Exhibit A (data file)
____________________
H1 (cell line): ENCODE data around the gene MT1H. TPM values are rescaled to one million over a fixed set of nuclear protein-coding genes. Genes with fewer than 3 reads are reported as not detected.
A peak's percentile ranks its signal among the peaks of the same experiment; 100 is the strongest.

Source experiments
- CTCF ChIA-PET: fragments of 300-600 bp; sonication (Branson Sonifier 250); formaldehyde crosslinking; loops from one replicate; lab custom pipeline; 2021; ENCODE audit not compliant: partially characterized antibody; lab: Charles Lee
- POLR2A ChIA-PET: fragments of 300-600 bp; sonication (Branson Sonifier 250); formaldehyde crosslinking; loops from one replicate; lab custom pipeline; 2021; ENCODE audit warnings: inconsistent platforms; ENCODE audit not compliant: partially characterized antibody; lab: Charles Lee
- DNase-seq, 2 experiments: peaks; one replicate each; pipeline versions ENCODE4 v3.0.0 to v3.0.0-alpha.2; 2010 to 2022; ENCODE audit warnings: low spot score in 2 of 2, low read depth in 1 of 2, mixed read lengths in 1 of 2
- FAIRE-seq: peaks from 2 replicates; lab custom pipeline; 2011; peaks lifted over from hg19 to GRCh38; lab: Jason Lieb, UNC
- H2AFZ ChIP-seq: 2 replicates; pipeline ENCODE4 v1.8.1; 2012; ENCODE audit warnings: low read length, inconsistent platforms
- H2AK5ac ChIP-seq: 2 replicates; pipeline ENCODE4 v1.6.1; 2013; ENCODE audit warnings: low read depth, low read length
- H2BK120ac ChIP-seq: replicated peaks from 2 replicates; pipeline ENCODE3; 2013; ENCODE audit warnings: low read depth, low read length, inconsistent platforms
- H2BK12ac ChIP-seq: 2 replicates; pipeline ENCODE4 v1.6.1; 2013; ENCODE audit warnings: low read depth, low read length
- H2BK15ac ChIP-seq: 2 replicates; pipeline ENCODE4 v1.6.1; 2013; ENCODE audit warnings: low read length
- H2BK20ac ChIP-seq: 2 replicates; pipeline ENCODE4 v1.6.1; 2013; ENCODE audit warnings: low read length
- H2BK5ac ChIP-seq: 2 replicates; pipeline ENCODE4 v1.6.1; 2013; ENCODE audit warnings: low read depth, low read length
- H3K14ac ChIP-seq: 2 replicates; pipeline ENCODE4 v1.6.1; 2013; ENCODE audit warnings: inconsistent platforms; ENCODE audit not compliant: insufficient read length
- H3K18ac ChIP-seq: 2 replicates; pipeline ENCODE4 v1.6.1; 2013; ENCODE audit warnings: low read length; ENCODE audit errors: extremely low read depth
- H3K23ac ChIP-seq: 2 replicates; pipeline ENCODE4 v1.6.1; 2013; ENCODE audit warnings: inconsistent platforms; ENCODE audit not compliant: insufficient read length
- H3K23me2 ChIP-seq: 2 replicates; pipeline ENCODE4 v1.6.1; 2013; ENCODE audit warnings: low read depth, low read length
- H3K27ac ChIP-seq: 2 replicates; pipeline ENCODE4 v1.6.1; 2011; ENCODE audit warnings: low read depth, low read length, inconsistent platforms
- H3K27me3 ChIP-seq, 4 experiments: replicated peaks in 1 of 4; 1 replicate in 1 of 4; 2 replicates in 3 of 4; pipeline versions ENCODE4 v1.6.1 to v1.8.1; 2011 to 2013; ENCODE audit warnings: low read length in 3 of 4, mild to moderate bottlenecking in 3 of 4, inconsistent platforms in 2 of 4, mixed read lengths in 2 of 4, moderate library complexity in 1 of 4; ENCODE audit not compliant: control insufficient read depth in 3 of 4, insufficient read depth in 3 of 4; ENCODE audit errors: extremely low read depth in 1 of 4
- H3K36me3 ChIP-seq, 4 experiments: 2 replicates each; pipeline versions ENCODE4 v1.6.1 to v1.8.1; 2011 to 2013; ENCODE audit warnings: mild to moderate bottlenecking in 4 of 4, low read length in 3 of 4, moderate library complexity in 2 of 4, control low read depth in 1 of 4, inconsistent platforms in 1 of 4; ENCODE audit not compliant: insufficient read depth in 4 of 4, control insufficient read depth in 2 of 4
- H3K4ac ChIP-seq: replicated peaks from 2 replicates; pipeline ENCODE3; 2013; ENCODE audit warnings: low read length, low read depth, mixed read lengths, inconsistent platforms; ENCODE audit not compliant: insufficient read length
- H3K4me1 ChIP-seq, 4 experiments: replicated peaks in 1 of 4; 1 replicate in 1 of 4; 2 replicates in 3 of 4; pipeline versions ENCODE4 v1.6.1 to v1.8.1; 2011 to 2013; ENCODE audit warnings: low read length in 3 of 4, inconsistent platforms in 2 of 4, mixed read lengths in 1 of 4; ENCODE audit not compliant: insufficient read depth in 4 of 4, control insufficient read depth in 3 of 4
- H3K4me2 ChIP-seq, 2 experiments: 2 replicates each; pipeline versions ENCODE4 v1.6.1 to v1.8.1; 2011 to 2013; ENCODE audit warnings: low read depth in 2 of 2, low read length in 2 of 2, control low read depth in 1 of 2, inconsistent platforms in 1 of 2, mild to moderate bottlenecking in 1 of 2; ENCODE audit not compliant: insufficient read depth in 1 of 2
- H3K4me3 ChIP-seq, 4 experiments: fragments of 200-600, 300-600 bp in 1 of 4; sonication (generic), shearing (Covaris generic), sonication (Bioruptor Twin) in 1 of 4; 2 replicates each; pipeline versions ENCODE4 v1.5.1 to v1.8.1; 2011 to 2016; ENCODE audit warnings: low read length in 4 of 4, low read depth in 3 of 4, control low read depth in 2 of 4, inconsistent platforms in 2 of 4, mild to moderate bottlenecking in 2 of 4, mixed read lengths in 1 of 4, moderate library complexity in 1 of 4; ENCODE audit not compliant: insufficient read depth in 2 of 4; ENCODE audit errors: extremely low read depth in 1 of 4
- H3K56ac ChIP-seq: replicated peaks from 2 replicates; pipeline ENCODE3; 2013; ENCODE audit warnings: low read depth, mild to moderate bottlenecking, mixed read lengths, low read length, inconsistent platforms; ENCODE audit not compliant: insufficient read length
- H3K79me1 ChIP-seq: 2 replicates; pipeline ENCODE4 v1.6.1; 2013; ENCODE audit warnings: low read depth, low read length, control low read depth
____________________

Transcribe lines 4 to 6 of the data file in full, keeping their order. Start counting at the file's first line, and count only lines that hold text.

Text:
- CTCF ChIA-PET: fragments of 300-600 bp; sonication (Branson Sonifier 250); formaldehyde crosslinking; loops from one replicate; lab custom pipeline; 2021; ENCODE audit not compliant: partially characterized antibody; lab: Charles Lee
- POLR2A ChIA-PET: fragments of 300-600 bp; sonication (Branson Sonifier 250); formaldehyde crosslinking; loops from one replicate; lab custom pipeline; 2021; ENCODE audit warnings: inconsistent platforms; ENCODE audit not compliant: partially characterized antibody; lab: Charles Lee
- DNase-seq, 2 experiments: peaks; one replicate each; pipeline versions ENCODE4 v3.0.0 to v3.0.0-alpha.2; 2010 to 2022; ENCODE audit warnings: low spot score in 2 of 2, low read depth in 1 of 2, mixed read lengths in 1 of 2